EDUCATION FORMULA FUNDING DEBATED: The Kirwan education reform committee’s formula funding workgroup’s latest meeting included a preliminary adoption of a new “foundation” funding amount per student, but fell short of advancing any of the remaining central issues of cross-jurisdictional effects and the state/local cost split, writes Michael Sanderson in Conduit Street, the blog for the Maryland Association of Counties.
- Members of a work group tasked with recommending how the state and its 24 political subdivisions will share and pay for a multibillion-dollar education plan are asking questions about taxes at the local government level, reports Bryan Sears for the Daily Record.
OPIOID EPIDEMIC CONTINUES: The Carroll County Health Department issued an overdose alert Wednesday afternoon, warning the community that multiple overdoses have been reported in the previous 24 hours, reports Jon Kelvey for the Carroll County Times.
- The Garrett County Health Department and its partners will share a $1 million federal grant to help residents suffering from drug addiction and to educate the public about the issue, reports Renée Shreve in the Garrett County Republican.
CARROLL PRAYER PROTEST: Carroll County citizens holding handmade signs spread out along Center Street in Westminster on Thursday morning before the Board of Commissioners meeting to protest the end of prayers at public meetings. About 15 people protested the board’s recent decision to settle a lawsuit that will end commissioner-led prayers in public board meetings, reports Mary Grace Keller for the Carroll County Times.
HOGAN ON LACK OF AC IN BALT SCHOOLS: Gov. Larry Hogan is frustrated over the lack of air conditioning in city schools, reports Leah Crawley for Fox 45. His statement comes the second day of school after soaring temperatures prompted school officials to send students and staff in buildings without AC home two hours early.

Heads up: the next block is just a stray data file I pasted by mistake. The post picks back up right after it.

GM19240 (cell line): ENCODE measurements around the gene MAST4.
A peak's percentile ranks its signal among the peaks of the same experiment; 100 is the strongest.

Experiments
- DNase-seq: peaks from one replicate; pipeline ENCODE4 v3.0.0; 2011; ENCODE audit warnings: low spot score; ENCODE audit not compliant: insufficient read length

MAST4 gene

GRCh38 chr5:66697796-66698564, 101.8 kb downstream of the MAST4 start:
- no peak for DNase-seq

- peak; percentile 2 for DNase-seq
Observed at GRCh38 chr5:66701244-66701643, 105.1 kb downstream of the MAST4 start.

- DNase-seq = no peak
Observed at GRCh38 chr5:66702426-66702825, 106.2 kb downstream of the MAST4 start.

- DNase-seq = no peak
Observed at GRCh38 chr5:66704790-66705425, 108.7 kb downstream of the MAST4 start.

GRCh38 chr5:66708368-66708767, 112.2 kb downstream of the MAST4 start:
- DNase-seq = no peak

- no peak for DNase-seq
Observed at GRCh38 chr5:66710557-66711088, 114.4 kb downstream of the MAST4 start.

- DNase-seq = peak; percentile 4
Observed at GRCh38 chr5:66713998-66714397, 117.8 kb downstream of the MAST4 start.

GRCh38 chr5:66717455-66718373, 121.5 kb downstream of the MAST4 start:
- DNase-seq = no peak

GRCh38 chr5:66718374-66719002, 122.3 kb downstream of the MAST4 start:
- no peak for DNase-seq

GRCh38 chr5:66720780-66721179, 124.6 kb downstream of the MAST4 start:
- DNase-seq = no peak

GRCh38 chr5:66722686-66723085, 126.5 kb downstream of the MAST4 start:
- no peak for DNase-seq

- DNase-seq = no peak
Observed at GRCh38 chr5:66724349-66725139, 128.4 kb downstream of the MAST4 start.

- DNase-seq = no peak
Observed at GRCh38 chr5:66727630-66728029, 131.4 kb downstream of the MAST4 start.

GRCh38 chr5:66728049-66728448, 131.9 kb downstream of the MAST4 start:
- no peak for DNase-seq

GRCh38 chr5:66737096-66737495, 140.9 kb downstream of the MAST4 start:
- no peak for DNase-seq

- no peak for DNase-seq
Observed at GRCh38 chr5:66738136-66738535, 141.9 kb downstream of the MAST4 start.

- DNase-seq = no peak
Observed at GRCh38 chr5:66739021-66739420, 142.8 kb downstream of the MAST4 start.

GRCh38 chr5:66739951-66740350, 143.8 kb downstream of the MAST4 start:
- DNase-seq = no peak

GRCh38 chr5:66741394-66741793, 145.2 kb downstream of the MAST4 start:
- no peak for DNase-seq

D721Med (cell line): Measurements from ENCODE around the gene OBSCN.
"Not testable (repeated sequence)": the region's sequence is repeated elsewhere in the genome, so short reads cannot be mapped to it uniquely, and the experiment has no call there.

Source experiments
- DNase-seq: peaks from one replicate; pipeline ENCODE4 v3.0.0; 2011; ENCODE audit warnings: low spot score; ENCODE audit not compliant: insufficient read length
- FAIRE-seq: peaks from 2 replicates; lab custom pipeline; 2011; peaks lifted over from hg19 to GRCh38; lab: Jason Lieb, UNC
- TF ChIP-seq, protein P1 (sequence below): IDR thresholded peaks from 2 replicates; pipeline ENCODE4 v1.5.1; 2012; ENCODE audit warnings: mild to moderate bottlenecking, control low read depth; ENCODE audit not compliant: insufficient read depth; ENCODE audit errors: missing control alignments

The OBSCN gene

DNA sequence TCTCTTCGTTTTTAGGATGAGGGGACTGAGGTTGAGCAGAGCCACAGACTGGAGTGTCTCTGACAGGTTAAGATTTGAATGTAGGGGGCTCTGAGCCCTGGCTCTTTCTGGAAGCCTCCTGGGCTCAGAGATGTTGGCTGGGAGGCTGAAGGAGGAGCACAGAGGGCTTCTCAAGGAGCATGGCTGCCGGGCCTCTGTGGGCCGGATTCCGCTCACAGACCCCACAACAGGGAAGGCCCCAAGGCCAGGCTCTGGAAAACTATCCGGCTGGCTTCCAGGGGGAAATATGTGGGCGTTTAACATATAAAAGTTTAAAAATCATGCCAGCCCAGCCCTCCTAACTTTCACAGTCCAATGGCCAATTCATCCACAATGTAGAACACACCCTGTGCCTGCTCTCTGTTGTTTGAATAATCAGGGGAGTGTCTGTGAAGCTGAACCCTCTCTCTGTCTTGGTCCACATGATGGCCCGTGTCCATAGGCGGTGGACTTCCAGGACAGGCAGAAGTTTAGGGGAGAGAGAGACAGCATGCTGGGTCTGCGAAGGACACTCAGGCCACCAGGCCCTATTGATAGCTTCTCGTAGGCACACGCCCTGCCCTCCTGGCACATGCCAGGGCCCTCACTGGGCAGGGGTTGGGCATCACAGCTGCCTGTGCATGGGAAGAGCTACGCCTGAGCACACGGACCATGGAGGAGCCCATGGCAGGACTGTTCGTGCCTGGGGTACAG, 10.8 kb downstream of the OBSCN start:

JEALOUS WON’T RUN FOR MAYOR: Ben Jealous, the former NAACP president and Democratic nominee for Maryland governor, said Thursday he’s ruled out a run for mayor of Baltimore, reports the Sun staff who are on byline strike this week. Jealous, 46, a Fells Point resident who easily won the city during the 2018 governor’s race, said he struggled with the decision for months, but eventually decided against running.
MDOT USING BIG DATA TO SEE TRAFFIC PATTERNS: The Maryland Department of Transportation is hiring a data analytics firm to look at traffic patterns at the Baltimore Beltway-Interstate 70 interchange near Woodlawn, referred to as “the three bridges” because of its stacked flyover ramps, reports Bruce DePuyt for Maryland Matters. Del. Kumar P. Barve chairman of the House Environment and Transportation Committee, said the legislature will hold a hearing on the consultant’s StreetLight system next year.
JUDGE DENIES BALT CO DEVELOPMENT FOR SEWER IMPACT: In a decision considered unprecedented in Baltimore County, a large-scale development has been disapproved on the grounds that it would negatively impact the county’s overburdened sewage system, reports Mark Reutter for Baltimore Brew. An administrative Law Judge disapproved construction of apartment and retail complex Bluestem Village proposed along Falls Road.
DELEGATE VACANCIES: Baltimore County Democrats are inviting candidates to apply to fill two vacancies in the House of Delegates, reports Sun staff. Del. Eric Bromwell, who represents District 8 in the northeastern part of the county, and Del. Stephen Lafferty, who represents District 42A in Towson, are resigning from the legislature to take jobs in County Executive Johnny Olszewski Jr.’s administration.
ARTS CENTER NAMED AFTER LATE SPEAKER BUSCH: Leaders of Maryland Hall for the Creative Arts will rename the cultural arts center for Michael Busch, honoring the long advocacy for arts and education by the late Maryland speaker of the House, reports Brooks DuBose for the Capital Gazette.